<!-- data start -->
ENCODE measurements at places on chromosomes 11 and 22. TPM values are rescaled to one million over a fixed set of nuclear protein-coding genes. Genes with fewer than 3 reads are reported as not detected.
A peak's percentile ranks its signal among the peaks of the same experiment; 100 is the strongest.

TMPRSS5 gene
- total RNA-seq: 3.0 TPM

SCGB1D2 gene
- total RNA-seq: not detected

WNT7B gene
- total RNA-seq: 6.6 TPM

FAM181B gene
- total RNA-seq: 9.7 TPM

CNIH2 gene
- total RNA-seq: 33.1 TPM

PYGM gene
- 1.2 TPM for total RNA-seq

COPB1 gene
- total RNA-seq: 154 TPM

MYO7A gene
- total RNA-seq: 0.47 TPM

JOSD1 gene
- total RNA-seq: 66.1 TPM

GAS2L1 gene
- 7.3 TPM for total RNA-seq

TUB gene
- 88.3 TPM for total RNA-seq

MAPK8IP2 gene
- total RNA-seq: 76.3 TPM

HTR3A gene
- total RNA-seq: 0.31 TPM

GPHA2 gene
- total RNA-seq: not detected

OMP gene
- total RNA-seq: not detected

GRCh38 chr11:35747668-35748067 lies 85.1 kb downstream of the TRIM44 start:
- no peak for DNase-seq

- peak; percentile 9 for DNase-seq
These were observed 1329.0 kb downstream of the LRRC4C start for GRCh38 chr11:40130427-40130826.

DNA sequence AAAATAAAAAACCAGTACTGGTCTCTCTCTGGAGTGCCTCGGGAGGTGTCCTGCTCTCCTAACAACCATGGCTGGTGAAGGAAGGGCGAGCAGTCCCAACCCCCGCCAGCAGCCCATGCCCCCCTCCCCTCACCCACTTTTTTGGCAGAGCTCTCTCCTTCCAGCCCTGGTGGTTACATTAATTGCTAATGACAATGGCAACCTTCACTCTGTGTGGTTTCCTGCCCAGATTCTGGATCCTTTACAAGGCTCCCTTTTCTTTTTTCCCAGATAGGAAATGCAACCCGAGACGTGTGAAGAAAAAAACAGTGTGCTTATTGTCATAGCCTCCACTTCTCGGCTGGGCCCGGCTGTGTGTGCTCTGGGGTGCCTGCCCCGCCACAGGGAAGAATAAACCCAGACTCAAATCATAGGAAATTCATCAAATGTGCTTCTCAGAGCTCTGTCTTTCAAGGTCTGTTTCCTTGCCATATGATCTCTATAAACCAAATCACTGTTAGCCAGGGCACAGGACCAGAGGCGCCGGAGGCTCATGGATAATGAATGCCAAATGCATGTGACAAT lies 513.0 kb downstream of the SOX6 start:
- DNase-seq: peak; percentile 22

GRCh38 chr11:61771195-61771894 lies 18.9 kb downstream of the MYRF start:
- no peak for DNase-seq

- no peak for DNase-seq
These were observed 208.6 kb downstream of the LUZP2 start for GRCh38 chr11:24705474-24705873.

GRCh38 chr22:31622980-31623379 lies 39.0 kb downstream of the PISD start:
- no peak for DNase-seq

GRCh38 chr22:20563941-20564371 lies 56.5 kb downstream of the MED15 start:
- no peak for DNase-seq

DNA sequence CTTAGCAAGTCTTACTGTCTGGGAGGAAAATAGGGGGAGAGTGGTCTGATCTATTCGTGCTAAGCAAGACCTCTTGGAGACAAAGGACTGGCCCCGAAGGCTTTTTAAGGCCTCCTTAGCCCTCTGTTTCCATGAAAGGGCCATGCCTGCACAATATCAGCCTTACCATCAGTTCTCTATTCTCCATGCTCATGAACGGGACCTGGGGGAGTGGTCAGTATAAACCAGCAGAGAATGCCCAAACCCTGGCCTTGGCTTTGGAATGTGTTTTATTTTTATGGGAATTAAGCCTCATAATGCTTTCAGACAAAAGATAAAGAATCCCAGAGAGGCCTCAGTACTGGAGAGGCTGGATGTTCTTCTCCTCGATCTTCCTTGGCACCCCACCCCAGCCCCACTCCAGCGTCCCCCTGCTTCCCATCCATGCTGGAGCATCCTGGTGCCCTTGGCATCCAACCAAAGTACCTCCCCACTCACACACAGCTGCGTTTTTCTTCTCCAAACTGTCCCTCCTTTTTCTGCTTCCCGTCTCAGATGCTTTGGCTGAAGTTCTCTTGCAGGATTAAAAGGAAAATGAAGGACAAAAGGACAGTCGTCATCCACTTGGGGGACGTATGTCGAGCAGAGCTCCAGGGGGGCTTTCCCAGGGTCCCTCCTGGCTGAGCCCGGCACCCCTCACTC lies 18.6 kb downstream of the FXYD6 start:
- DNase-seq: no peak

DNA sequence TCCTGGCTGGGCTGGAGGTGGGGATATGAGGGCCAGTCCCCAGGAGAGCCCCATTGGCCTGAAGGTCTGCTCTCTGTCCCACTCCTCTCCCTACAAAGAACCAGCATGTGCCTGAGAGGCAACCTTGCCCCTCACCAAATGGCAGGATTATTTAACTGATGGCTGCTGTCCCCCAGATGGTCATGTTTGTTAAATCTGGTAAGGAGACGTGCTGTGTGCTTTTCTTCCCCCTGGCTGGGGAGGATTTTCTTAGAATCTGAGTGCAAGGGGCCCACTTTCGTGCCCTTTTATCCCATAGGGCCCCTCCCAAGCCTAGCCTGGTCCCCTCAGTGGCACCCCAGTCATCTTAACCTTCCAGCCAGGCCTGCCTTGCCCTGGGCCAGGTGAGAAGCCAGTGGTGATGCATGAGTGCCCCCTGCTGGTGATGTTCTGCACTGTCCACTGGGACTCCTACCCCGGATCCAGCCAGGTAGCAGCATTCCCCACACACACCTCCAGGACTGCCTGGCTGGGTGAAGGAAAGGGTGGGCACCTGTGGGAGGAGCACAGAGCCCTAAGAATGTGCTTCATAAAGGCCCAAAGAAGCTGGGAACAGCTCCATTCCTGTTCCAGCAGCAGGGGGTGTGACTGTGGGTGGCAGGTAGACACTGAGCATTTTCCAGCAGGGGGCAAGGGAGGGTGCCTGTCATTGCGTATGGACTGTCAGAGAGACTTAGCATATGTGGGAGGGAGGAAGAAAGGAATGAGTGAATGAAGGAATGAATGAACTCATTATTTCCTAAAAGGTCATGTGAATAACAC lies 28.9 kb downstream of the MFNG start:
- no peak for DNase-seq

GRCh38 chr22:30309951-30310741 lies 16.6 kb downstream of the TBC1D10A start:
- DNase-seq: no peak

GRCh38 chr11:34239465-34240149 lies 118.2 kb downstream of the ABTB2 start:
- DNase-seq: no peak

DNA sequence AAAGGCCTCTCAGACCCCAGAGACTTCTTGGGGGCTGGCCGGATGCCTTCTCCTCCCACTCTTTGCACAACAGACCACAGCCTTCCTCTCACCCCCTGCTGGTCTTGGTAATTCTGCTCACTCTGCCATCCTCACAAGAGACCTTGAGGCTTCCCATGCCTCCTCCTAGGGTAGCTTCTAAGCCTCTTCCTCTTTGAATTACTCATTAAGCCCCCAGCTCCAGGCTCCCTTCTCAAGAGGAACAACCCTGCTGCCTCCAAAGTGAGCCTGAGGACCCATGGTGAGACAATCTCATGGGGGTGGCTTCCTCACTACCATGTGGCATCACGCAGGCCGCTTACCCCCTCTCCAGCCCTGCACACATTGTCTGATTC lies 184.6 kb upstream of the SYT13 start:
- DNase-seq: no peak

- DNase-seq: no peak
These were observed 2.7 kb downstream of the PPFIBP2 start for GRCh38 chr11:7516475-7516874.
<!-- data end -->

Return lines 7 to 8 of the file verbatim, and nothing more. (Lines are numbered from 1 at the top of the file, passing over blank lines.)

WNT7B gene
- total RNA-seq: 6.6 TPM